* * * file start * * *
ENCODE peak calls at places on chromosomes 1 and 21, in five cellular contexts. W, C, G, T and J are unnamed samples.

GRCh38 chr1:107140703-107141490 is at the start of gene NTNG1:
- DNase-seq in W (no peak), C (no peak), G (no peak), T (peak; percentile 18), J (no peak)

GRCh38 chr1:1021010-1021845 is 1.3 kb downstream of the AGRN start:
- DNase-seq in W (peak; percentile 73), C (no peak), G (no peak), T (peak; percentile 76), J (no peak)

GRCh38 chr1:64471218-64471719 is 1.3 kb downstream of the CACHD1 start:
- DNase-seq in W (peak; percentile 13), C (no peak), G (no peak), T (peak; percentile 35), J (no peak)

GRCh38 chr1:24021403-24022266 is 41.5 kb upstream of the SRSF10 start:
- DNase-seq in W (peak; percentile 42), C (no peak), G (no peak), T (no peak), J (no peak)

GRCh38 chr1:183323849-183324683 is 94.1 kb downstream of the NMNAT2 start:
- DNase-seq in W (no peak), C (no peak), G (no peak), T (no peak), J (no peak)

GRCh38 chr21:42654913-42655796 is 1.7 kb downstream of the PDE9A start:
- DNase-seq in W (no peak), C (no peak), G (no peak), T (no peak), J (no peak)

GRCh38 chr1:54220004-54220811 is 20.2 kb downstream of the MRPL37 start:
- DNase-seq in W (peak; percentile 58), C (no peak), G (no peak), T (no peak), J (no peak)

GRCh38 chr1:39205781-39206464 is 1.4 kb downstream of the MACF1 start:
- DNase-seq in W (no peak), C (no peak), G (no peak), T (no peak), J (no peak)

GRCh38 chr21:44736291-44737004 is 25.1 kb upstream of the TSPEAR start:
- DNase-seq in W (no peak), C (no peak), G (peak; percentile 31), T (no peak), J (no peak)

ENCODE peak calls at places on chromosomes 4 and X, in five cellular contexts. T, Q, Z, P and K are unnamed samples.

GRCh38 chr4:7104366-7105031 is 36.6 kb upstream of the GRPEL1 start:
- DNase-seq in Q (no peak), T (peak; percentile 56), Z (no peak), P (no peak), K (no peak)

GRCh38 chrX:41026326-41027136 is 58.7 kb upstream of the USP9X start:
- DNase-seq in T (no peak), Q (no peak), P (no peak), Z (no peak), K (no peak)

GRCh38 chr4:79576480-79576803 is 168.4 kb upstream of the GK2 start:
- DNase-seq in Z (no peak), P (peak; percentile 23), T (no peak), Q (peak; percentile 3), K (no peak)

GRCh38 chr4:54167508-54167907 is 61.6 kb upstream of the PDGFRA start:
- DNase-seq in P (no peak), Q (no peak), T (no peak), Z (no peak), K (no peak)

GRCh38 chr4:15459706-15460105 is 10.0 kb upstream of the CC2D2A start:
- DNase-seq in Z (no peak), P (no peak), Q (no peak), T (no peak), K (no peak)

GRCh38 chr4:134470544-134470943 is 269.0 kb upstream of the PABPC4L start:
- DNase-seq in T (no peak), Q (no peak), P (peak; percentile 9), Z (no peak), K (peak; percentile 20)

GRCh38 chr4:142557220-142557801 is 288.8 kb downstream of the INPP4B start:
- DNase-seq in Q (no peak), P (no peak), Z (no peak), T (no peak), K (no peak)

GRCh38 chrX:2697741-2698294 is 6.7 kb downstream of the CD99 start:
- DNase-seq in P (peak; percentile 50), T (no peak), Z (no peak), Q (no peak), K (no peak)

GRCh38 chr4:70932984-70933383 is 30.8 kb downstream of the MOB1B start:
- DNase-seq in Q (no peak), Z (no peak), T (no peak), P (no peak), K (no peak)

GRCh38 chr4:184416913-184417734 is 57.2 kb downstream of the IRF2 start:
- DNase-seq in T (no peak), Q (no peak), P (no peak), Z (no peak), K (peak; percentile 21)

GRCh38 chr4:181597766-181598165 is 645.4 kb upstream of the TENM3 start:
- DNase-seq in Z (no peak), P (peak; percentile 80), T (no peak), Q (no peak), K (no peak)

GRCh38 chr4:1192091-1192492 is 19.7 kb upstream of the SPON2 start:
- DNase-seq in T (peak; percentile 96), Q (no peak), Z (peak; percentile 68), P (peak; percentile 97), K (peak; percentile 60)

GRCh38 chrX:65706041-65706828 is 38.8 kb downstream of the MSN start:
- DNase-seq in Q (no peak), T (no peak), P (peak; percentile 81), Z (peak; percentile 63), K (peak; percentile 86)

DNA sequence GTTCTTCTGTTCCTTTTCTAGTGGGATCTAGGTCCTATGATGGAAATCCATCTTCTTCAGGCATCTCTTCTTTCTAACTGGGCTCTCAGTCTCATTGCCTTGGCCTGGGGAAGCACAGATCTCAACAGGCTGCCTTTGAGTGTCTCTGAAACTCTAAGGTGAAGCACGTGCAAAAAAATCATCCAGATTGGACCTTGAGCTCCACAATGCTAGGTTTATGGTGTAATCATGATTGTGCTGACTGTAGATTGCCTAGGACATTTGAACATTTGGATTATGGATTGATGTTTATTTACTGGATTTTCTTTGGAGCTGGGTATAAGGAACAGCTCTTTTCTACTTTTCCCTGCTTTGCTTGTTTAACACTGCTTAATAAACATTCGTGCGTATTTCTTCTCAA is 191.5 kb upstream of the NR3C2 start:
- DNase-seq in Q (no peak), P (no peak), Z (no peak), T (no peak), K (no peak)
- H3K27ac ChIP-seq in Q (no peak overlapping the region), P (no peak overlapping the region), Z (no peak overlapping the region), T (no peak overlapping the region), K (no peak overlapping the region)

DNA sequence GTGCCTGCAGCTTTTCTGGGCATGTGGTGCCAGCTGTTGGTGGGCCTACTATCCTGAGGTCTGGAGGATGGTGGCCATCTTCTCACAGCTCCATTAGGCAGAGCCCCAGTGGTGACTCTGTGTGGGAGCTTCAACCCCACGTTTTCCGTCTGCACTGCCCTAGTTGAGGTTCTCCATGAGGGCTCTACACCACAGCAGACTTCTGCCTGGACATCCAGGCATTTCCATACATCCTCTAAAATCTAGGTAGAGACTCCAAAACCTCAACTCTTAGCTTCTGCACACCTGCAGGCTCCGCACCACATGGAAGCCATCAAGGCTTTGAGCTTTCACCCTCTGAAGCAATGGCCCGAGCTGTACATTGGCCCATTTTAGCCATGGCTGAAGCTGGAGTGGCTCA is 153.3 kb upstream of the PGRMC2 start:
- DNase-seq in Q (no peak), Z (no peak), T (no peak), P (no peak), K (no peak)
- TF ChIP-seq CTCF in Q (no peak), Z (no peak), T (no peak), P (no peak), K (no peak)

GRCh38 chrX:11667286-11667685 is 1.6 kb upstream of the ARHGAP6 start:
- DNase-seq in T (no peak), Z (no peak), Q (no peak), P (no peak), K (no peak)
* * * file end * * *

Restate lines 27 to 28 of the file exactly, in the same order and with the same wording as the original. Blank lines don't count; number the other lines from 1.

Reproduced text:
GRCh38 chr4:54167508-54167907 is 61.6 kb upstream of the PDGFRA start:
- DNase-seq in P (no peak), Q (no peak), T (no peak), Z (no peak), K (no peak)